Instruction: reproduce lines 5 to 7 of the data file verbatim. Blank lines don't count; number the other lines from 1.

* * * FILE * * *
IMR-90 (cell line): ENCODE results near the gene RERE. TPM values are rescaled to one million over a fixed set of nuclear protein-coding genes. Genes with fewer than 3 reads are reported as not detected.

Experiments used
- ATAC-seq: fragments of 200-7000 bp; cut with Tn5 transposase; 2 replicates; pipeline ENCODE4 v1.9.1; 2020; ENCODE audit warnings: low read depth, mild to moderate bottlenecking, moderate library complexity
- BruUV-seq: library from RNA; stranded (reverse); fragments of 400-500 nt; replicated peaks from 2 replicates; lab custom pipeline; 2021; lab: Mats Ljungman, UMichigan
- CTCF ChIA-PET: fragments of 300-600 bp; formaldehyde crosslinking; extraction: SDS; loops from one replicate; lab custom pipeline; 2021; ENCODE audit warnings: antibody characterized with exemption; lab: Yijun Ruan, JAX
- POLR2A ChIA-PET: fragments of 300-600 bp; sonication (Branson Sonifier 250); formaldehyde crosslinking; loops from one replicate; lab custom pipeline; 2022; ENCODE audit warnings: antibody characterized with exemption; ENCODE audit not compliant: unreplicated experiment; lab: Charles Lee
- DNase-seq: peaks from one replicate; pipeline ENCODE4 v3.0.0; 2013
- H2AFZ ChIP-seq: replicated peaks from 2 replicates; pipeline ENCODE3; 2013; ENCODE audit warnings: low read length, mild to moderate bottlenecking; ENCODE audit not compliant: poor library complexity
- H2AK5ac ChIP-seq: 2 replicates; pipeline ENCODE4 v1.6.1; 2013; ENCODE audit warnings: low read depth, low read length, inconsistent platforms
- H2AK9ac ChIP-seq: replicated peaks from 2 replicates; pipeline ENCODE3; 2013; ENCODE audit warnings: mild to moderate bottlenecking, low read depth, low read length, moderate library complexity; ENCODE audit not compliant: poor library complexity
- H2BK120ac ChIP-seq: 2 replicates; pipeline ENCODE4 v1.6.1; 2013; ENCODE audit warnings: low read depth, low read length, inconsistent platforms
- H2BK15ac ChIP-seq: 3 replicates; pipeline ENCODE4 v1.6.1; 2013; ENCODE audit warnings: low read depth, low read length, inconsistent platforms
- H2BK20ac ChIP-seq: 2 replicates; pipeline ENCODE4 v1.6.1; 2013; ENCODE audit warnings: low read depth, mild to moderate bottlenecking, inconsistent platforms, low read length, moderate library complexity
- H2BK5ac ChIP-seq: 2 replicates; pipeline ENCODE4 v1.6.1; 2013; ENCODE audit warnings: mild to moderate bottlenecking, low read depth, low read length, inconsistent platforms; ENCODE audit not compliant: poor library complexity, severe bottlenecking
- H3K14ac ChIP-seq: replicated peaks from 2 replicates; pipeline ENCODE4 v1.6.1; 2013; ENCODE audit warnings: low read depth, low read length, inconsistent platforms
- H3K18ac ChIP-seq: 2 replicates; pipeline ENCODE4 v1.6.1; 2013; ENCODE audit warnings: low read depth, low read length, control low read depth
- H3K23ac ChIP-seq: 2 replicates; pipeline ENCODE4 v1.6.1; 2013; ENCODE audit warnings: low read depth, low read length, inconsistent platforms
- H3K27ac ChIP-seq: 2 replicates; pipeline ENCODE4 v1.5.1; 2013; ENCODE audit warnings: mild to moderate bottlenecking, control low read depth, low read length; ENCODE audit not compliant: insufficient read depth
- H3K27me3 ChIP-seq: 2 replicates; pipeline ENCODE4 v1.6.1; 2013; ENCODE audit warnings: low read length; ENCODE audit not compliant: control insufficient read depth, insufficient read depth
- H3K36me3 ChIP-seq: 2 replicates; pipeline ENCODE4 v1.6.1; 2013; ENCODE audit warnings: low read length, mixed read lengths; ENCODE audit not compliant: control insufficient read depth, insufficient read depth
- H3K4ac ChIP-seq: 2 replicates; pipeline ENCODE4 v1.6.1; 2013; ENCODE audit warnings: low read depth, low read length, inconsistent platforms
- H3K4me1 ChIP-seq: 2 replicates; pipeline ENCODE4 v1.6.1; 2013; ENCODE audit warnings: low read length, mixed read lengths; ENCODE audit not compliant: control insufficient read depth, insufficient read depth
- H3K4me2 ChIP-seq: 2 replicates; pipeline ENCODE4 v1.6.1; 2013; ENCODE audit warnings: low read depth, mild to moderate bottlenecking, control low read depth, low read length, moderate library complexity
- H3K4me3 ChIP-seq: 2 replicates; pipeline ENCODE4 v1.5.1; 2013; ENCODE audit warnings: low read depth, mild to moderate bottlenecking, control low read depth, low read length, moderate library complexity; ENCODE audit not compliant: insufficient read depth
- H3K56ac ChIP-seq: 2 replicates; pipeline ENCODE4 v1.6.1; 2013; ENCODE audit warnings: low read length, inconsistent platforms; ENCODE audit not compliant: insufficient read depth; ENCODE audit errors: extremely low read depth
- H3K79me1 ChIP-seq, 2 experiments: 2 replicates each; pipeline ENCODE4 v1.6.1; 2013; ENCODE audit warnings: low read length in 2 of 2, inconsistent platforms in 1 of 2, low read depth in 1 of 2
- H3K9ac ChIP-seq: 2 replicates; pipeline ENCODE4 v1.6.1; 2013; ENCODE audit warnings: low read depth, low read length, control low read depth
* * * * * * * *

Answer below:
- CTCF ChIA-PET: fragments of 300-600 bp; formaldehyde crosslinking; extraction: SDS; loops from one replicate; lab custom pipeline; 2021; ENCODE audit warnings: antibody characterized with exemption; lab: Yijun Ruan, JAX
- POLR2A ChIA-PET: fragments of 300-600 bp; sonication (Branson Sonifier 250); formaldehyde crosslinking; loops from one replicate; lab custom pipeline; 2022; ENCODE audit warnings: antibody characterized with exemption; ENCODE audit not compliant: unreplicated experiment; lab: Charles Lee
- DNase-seq: peaks from one replicate; pipeline ENCODE4 v3.0.0; 2013